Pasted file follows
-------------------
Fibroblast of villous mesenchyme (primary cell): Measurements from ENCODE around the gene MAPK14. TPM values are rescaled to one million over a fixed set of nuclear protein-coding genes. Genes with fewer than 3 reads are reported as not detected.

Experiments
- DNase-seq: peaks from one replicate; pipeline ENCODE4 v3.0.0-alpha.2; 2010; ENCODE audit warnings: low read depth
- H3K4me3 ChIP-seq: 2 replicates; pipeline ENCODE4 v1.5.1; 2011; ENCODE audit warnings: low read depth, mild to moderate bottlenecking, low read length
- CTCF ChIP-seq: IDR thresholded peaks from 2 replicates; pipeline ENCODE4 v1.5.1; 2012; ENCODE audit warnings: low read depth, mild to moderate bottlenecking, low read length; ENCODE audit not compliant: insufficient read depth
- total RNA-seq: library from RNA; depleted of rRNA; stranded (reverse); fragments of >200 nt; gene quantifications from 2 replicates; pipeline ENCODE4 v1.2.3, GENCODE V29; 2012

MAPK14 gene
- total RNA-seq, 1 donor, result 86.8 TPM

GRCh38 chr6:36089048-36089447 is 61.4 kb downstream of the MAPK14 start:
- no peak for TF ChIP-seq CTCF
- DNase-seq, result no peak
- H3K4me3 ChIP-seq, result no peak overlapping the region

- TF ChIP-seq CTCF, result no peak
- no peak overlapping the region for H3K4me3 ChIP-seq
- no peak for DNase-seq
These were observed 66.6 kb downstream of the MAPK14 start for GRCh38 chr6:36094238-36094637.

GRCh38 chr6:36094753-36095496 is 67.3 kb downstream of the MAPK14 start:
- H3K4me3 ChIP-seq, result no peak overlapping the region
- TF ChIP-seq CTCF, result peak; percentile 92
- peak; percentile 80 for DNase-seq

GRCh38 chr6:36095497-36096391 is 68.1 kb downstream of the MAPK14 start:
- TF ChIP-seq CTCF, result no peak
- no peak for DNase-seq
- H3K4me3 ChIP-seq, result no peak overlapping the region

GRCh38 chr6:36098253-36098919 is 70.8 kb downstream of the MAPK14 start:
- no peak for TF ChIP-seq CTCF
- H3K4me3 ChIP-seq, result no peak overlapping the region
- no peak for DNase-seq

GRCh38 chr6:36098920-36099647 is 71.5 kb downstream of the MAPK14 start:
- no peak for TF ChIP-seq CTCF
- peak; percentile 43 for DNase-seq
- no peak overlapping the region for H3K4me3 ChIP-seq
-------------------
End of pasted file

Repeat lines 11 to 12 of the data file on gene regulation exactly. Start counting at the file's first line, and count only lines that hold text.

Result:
- DNase-seq, result no peak
- H3K4me3 ChIP-seq, result no peak overlapping the region